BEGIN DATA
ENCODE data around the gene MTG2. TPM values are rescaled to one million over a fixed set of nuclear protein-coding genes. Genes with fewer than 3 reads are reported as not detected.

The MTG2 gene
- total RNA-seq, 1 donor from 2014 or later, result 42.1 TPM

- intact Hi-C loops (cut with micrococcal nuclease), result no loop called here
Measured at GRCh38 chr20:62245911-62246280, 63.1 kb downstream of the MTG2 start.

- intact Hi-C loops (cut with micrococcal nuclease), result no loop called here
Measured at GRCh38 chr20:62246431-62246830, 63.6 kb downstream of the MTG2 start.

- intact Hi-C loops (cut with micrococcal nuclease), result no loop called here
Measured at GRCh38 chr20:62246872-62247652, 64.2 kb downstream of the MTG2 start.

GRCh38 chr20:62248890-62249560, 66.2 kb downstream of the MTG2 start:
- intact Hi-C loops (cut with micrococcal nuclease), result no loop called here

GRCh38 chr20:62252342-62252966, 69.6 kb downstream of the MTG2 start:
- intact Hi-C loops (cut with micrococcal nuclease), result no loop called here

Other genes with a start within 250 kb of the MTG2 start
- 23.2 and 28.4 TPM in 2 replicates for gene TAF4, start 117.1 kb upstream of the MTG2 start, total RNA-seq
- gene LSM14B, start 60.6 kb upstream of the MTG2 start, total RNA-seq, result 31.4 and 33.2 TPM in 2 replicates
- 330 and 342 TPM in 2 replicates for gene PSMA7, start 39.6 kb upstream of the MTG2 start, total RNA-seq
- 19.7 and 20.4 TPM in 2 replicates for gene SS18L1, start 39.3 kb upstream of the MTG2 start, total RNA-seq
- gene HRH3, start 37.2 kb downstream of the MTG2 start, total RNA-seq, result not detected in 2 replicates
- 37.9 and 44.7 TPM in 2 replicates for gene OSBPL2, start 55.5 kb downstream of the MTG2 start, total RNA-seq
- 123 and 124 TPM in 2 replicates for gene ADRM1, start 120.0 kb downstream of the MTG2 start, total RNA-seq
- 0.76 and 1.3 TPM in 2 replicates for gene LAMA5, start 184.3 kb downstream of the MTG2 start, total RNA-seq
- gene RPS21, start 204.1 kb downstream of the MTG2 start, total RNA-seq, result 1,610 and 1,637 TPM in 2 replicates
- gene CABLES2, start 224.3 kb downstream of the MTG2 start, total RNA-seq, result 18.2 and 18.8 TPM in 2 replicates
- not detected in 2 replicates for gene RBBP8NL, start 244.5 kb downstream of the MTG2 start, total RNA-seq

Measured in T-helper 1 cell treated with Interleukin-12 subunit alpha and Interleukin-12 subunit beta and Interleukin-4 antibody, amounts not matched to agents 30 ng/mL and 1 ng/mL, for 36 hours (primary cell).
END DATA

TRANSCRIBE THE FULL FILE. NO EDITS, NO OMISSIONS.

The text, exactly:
ENCODE data around the gene MTG2. TPM values are rescaled to one million over a fixed set of nuclear protein-coding genes. Genes with fewer than 3 reads are reported as not detected.

The MTG2 gene
- total RNA-seq, 1 donor from 2014 or later, result 42.1 TPM

- intact Hi-C loops (cut with micrococcal nuclease), result no loop called here
Measured at GRCh38 chr20:62245911-62246280, 63.1 kb downstream of the MTG2 start.

- intact Hi-C loops (cut with micrococcal nuclease), result no loop called here
Measured at GRCh38 chr20:62246431-62246830, 63.6 kb downstream of the MTG2 start.

- intact Hi-C loops (cut with micrococcal nuclease), result no loop called here
Measured at GRCh38 chr20:62246872-62247652, 64.2 kb downstream of the MTG2 start.

GRCh38 chr20:62248890-62249560, 66.2 kb downstream of the MTG2 start:
- intact Hi-C loops (cut with micrococcal nuclease), result no loop called here

GRCh38 chr20:62252342-62252966, 69.6 kb downstream of the MTG2 start:
- intact Hi-C loops (cut with micrococcal nuclease), result no loop called here

Other genes with a start within 250 kb of the MTG2 start
- 23.2 and 28.4 TPM in 2 replicates for gene TAF4, start 117.1 kb upstream of the MTG2 start, total RNA-seq
- gene LSM14B, start 60.6 kb upstream of the MTG2 start, total RNA-seq, result 31.4 and 33.2 TPM in 2 replicates
- 330 and 342 TPM in 2 replicates for gene PSMA7, start 39.6 kb upstream of the MTG2 start, total RNA-seq
- 19.7 and 20.4 TPM in 2 replicates for gene SS18L1, start 39.3 kb upstream of the MTG2 start, total RNA-seq
- gene HRH3, start 37.2 kb downstream of the MTG2 start, total RNA-seq, result not detected in 2 replicates
- 37.9 and 44.7 TPM in 2 replicates for gene OSBPL2, start 55.5 kb downstream of the MTG2 start, total RNA-seq
- 123 and 124 TPM in 2 replicates for gene ADRM1, start 120.0 kb downstream of the MTG2 start, total RNA-seq
- 0.76 and 1.3 TPM in 2 replicates for gene LAMA5, start 184.3 kb downstream of the MTG2 start, total RNA-seq
- gene RPS21, start 204.1 kb downstream of the MTG2 start, total RNA-seq, result 1,610 and 1,637 TPM in 2 replicates
- gene CABLES2, start 224.3 kb downstream of the MTG2 start, total RNA-seq, result 18.2 and 18.8 TPM in 2 replicates
- not detected in 2 replicates for gene RBBP8NL, start 244.5 kb downstream of the MTG2 start, total RNA-seq

Measured in T-helper 1 cell treated with Interleukin-12 subunit alpha and Interleukin-12 subunit beta and Interleukin-4 antibody, amounts not matched to agents 30 ng/mL and 1 ng/mL, for 36 hours (primary cell).